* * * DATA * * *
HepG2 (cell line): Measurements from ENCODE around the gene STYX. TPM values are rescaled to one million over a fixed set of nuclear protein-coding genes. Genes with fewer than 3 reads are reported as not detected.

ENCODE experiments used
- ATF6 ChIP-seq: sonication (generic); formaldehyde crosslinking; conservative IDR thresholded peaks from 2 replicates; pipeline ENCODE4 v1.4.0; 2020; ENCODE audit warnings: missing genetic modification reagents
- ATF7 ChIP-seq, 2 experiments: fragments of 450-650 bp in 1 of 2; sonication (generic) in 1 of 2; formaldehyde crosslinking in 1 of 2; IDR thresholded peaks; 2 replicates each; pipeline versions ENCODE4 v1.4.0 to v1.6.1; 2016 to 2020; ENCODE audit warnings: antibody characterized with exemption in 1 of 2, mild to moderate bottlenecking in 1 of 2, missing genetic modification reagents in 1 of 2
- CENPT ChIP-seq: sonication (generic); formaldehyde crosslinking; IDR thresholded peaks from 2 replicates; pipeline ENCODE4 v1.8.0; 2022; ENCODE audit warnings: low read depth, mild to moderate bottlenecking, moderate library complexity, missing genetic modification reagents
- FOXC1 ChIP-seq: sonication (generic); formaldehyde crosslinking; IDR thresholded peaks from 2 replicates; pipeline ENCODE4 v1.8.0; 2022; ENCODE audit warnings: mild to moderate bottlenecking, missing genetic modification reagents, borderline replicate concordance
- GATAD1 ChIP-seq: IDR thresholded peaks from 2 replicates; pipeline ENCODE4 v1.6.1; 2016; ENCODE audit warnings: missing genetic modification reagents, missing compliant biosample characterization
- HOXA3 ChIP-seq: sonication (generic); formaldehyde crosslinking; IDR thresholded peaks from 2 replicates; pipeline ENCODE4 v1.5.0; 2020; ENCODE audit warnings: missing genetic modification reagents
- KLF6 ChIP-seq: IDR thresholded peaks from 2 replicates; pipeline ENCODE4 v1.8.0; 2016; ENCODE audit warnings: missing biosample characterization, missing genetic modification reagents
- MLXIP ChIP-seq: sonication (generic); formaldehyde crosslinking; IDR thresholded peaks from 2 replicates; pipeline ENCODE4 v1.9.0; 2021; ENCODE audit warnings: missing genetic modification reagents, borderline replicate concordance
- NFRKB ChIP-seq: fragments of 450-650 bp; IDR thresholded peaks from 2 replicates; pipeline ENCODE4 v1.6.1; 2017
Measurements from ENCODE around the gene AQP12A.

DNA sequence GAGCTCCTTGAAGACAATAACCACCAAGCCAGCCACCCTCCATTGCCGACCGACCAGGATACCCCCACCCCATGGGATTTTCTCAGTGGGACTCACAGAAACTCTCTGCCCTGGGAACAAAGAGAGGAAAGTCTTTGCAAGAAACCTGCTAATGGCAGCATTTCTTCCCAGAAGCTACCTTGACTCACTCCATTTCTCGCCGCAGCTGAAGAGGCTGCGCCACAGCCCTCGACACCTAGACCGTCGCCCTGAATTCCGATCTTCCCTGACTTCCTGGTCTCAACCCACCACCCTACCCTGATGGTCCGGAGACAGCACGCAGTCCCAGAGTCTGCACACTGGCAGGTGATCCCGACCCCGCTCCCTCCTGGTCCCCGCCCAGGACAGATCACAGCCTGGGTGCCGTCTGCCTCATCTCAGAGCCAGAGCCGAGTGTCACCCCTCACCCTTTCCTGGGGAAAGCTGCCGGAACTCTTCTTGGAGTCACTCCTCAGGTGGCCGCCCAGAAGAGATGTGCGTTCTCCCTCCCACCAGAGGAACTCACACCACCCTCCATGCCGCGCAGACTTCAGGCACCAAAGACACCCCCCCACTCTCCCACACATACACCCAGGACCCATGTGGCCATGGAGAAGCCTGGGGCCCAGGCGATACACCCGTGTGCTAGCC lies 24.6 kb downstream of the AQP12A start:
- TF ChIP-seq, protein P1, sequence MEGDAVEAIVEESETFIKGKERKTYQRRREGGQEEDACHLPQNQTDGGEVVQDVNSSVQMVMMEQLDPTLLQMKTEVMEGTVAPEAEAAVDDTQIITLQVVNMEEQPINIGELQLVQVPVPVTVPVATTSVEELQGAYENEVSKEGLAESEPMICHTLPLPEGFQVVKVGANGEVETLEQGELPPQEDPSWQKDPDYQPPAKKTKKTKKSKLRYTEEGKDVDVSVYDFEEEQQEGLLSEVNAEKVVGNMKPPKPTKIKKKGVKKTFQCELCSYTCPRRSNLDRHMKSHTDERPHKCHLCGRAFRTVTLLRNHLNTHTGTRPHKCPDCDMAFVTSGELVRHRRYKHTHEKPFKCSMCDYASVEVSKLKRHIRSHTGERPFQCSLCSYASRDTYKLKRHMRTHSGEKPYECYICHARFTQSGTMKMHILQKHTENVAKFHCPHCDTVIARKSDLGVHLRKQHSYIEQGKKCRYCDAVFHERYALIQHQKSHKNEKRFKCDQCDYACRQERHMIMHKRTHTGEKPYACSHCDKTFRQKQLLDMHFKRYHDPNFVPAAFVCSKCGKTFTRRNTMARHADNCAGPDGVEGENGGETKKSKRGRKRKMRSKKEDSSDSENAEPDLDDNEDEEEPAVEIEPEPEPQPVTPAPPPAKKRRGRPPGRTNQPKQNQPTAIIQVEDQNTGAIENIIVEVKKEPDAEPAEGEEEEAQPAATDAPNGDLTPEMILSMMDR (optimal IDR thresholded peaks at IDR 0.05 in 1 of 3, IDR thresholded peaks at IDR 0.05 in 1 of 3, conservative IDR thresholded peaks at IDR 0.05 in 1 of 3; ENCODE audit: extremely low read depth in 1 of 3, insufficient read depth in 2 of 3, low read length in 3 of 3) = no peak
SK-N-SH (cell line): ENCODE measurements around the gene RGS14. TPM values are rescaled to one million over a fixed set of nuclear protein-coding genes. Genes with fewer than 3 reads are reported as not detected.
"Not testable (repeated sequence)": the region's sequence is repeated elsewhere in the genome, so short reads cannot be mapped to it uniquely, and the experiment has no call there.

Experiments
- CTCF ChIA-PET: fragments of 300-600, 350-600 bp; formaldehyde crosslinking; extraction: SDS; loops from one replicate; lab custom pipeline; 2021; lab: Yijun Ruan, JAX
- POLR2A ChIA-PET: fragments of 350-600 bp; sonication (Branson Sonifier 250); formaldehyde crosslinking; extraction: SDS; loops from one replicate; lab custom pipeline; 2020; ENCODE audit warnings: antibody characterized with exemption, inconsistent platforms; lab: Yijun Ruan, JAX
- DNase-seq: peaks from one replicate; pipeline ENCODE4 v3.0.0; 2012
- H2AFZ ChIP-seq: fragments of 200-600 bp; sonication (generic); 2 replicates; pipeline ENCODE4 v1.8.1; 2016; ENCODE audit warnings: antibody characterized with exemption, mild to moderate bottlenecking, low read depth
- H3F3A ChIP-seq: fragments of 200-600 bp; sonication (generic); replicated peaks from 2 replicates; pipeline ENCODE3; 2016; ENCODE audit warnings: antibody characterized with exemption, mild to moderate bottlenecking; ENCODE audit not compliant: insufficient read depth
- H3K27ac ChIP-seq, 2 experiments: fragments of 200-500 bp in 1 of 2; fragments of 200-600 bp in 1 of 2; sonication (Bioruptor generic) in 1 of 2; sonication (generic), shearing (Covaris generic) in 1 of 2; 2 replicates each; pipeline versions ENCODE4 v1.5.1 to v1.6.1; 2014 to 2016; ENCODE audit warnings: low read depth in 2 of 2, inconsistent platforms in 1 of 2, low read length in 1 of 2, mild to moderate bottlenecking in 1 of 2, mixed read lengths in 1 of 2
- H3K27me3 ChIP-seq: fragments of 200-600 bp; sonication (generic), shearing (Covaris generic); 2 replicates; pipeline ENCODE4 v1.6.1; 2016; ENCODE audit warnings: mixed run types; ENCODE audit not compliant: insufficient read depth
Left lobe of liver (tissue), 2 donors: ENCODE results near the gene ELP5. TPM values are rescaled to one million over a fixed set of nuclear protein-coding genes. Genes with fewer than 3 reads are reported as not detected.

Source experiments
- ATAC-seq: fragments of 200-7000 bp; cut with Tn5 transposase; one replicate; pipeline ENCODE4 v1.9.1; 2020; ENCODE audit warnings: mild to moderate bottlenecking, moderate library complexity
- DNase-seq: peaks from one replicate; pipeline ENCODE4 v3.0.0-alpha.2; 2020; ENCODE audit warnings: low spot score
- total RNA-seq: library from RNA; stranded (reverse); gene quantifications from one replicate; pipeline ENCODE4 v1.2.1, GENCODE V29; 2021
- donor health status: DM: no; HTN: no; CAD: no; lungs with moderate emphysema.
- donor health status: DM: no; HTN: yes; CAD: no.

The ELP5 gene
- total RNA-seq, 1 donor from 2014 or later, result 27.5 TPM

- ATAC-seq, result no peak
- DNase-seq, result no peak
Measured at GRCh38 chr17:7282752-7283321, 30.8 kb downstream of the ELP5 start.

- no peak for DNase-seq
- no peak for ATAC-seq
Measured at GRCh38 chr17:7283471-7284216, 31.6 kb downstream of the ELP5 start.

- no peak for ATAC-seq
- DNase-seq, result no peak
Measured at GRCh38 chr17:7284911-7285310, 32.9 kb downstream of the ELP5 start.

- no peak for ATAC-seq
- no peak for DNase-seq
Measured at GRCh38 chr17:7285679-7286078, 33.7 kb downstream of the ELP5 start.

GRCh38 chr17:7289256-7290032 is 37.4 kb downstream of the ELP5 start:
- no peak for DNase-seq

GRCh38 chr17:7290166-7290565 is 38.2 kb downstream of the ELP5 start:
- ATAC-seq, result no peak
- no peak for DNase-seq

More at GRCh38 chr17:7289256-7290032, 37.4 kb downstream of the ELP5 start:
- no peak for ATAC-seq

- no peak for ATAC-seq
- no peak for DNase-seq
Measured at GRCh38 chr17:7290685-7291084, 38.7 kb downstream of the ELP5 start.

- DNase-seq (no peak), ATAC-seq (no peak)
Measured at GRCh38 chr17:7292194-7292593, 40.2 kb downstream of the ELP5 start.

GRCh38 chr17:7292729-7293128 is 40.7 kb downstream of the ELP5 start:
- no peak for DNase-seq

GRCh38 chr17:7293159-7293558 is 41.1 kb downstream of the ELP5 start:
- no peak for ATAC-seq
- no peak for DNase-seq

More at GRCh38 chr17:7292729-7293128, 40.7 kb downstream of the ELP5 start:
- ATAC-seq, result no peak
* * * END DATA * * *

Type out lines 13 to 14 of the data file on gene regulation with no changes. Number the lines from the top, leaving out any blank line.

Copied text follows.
DNA sequence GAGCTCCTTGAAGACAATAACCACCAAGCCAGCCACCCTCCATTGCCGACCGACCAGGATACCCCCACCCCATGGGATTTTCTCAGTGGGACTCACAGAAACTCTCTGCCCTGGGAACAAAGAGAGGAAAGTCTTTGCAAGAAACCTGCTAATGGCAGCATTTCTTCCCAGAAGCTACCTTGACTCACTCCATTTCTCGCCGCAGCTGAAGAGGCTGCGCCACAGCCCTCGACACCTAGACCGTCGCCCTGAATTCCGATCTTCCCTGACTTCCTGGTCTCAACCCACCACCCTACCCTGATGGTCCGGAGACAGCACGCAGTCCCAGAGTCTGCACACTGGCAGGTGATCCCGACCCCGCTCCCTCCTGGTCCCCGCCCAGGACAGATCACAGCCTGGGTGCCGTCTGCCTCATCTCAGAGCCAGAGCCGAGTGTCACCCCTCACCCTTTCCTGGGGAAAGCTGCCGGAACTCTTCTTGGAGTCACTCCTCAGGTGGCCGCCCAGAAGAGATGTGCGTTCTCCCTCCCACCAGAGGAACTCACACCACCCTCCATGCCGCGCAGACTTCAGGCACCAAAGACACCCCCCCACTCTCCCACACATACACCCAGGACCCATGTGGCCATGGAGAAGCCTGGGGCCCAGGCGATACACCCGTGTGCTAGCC lies 24.6 kb downstream of the AQP12A start:
- TF ChIP-seq, protein P1, sequence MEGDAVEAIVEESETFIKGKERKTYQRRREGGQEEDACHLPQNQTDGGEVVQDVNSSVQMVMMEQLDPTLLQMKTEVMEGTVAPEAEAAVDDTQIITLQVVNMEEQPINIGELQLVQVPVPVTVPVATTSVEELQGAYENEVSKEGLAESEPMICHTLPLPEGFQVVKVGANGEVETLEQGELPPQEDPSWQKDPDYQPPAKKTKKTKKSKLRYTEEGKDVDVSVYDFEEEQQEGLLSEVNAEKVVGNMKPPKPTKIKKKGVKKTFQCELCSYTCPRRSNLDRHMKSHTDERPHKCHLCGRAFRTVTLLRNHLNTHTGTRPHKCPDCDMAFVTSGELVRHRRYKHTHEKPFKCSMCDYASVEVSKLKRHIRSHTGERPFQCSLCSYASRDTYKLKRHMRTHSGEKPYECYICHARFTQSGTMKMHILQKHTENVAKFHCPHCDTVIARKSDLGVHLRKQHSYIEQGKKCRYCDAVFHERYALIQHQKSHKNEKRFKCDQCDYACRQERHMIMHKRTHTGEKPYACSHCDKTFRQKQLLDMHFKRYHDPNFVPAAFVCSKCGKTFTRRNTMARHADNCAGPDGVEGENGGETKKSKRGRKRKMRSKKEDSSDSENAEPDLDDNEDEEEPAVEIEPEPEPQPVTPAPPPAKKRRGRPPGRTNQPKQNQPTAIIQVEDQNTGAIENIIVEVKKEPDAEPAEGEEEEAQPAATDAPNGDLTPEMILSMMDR (optimal IDR thresholded peaks at IDR 0.05 in 1 of 3, IDR thresholded peaks at IDR 0.05 in 1 of 3, conservative IDR thresholded peaks at IDR 0.05 in 1 of 3; ENCODE audit: extremely low read depth in 1 of 3, insufficient read depth in 2 of 3, low read length in 3 of 3) = no peak